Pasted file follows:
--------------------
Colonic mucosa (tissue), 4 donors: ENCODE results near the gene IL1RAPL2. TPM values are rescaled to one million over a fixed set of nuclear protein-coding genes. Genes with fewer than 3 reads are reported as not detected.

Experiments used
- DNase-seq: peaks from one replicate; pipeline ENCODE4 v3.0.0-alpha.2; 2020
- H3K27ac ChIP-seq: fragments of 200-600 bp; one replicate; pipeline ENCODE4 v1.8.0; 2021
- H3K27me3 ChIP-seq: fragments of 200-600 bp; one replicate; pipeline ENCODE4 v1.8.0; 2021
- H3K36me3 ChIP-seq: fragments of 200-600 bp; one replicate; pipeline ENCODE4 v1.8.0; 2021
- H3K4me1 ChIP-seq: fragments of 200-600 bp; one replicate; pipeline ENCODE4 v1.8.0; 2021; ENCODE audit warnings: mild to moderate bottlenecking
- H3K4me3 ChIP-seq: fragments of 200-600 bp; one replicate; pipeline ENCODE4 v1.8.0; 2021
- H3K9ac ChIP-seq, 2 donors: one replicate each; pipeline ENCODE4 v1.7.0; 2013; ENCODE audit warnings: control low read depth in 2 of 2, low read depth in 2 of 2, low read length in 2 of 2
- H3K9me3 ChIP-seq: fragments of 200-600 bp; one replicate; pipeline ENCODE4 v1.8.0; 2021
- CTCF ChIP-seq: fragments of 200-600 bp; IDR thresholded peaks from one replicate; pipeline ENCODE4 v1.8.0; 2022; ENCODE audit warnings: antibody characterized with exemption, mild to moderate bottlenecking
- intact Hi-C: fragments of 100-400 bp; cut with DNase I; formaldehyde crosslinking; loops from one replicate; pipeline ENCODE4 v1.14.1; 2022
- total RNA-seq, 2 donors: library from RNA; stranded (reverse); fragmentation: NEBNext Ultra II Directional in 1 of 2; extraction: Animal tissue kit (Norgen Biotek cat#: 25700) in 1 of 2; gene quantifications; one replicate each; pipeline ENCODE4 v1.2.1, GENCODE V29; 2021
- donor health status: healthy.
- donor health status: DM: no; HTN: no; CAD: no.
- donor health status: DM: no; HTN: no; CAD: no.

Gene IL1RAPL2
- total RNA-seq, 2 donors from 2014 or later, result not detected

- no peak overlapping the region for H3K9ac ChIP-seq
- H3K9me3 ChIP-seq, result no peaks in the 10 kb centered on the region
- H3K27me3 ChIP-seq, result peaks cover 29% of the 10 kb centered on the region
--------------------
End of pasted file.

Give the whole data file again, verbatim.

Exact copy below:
Colonic mucosa (tissue), 4 donors: ENCODE results near the gene IL1RAPL2. TPM values are rescaled to one million over a fixed set of nuclear protein-coding genes. Genes with fewer than 3 reads are reported as not detected.

Experiments used
- DNase-seq: peaks from one replicate; pipeline ENCODE4 v3.0.0-alpha.2; 2020
- H3K27ac ChIP-seq: fragments of 200-600 bp; one replicate; pipeline ENCODE4 v1.8.0; 2021
- H3K27me3 ChIP-seq: fragments of 200-600 bp; one replicate; pipeline ENCODE4 v1.8.0; 2021
- H3K36me3 ChIP-seq: fragments of 200-600 bp; one replicate; pipeline ENCODE4 v1.8.0; 2021
- H3K4me1 ChIP-seq: fragments of 200-600 bp; one replicate; pipeline ENCODE4 v1.8.0; 2021; ENCODE audit warnings: mild to moderate bottlenecking
- H3K4me3 ChIP-seq: fragments of 200-600 bp; one replicate; pipeline ENCODE4 v1.8.0; 2021
- H3K9ac ChIP-seq, 2 donors: one replicate each; pipeline ENCODE4 v1.7.0; 2013; ENCODE audit warnings: control low read depth in 2 of 2, low read depth in 2 of 2, low read length in 2 of 2
- H3K9me3 ChIP-seq: fragments of 200-600 bp; one replicate; pipeline ENCODE4 v1.8.0; 2021
- CTCF ChIP-seq: fragments of 200-600 bp; IDR thresholded peaks from one replicate; pipeline ENCODE4 v1.8.0; 2022; ENCODE audit warnings: antibody characterized with exemption, mild to moderate bottlenecking
- intact Hi-C: fragments of 100-400 bp; cut with DNase I; formaldehyde crosslinking; loops from one replicate; pipeline ENCODE4 v1.14.1; 2022
- total RNA-seq, 2 donors: library from RNA; stranded (reverse); fragmentation: NEBNext Ultra II Directional in 1 of 2; extraction: Animal tissue kit (Norgen Biotek cat#: 25700) in 1 of 2; gene quantifications; one replicate each; pipeline ENCODE4 v1.2.1, GENCODE V29; 2021
- donor health status: healthy.
- donor health status: DM: no; HTN: no; CAD: no.
- donor health status: DM: no; HTN: no; CAD: no.

Gene IL1RAPL2
- total RNA-seq, 2 donors from 2014 or later, result not detected

- no peak overlapping the region for H3K9ac ChIP-seq
- H3K9me3 ChIP-seq, result no peaks in the 10 kb centered on the region
- H3K27me3 ChIP-seq, result peaks cover 29% of the 10 kb centered on the region